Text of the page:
Other stories weave in and out of themes that the song title may or may not be pointing to or hinting at, but as with any collection they must be judged on their own merit. Nic Kelman's Bigmouth Strikes Again, nominally about theft from gardens, lost me early on, and didn't survive a reread, and Scarlett Thomas's Paint a Vulgar Picture is simply dull writing, with a flimsy story and negligible characterisation. Death of a Disco Dancer by Nick Stone is an unexpected burst of crime fiction set in the exotic and fast-paced world of Miami Beach cops which did engage me but loses pace halfway. Oh to jump out of the miserableness of middle England! Jeremy Sheldon's Nowhere Fast seems deliberately pedestrian in its tone, conjuring up middle-class marital strife and circumspection. 

"Nothing much happens but angst" might be the better title for some of these stories, but perhaps that is what might be expected, given the brief. James Hopkins's Jeane neatly captures the genre but doesn't really rise above it either. Surely fiction, like lyrics, is all about the subtext. The world underneath the words should be the story, and if the writer doesn't immediately place a life or a genre or just a feeling inside the reader's mind, then the spark won't catch light. I'm listening to some of The Smiths' songs as I write this, and the combination of clever words from Morrissey and waves of guitar sound from Marr made this unique pairing a phenomenon, which lives on and inspires 20 years later, despite the real life animosity that broke up the band. Tributes like this book are worthy in that they point us back to the creative genius that held a mirror up to nature during a very bleak period indeed.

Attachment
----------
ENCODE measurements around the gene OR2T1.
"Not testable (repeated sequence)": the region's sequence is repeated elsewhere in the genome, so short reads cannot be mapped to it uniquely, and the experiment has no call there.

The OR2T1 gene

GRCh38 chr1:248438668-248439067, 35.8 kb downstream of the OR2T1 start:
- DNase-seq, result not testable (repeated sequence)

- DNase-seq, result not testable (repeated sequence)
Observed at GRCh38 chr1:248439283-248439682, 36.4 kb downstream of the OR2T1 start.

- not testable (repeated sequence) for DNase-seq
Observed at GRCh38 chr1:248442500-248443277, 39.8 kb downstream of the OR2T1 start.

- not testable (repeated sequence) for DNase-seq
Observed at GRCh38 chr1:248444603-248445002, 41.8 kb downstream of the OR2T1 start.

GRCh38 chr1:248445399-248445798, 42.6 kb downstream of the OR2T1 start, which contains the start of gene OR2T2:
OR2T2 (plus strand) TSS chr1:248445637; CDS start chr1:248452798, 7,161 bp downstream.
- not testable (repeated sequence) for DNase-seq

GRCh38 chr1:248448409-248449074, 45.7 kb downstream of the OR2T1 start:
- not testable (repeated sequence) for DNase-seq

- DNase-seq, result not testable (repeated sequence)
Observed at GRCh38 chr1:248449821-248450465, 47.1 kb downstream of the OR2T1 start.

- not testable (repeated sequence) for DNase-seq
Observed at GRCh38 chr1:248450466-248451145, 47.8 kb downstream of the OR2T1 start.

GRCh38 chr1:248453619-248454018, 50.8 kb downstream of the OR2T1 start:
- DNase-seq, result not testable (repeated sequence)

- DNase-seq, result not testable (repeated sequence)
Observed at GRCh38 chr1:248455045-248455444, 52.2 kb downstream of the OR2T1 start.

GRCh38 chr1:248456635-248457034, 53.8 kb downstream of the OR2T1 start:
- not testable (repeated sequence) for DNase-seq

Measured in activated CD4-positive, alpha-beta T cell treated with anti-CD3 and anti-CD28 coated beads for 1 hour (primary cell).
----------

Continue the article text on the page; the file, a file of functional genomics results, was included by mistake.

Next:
"Its so easy to laugh its so easy to hate, it takes guts to be gentle and kind" 

I know its over (The Smiths)

Read an excerpt from one of the stories from this collection on Amazon.co.uk

 James Murray-White was in his early teens when The Smiths came to the fore. A trip to Manchester’s Afflecks Palace to get his hair cut into a genuine Morrissey quiff shows his devotion to the man, the band, and the life behind the words. 

James' other Short Reviews: Various "Sea Stories"

S Yizhar "Midnight Convoy"

Guy Dauncey "EarthFuture"

Hugh Brody "Means of Escape"

John McGahern "Creatures of the Earth"

Various "Park Stories"

Publisher: Serpent's Tail

Publication Date: 2009

Paperback/Hardback? Paperback

First anthology?: No, third in a series of fiction inspired by UK bands

Events: 14 Oct Paint a Vulgar Picture event at the Birmingham Lit Festival (with Mil Millington, Mike Gayle & Catherine O'Flynn); 24 Oct at the   Manchester Lit Festival (with Jeff Noon, James Hopkin, Helen Walsh & Catherine O'Flynn) on 24 Oct, and a Fall - Fact & Fiction event at the Lancaster Lit Fest (featuring Dave Simpson, Niall Griffiths & special guests) on 17 Oct.

Authors: Jenn Ashworth, Matt Beaumont, Rhonda Carrier, James Flint, David Gaffney, Mike Gayle, James Hopkin, Nic Kelman, Chris Killen, Alison MacLeod, Mil Millington, Jeff Noon, Gina Ochsner, Catherine O’Flynn, Kate Pullinger, Graham Rae, Jeremy Sheldon, Nick Stone, Scarlett Thomas, Willy Vlautin, Helen Walsh, Peter Wild, Charlie Williams, John Williams

Editor bio: Peter Wild comes from a music journalism background.Peter is the co-founder of Bookmunch. His writing and fiction have appeared in Noo Journal, Word Riot, The Big Issue, Nude magazine, Alt Sounds, City Life, 3AM magazine and Eyeballkid. He lives in Stockport.

Read an interview with Peter Wild

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Financial Times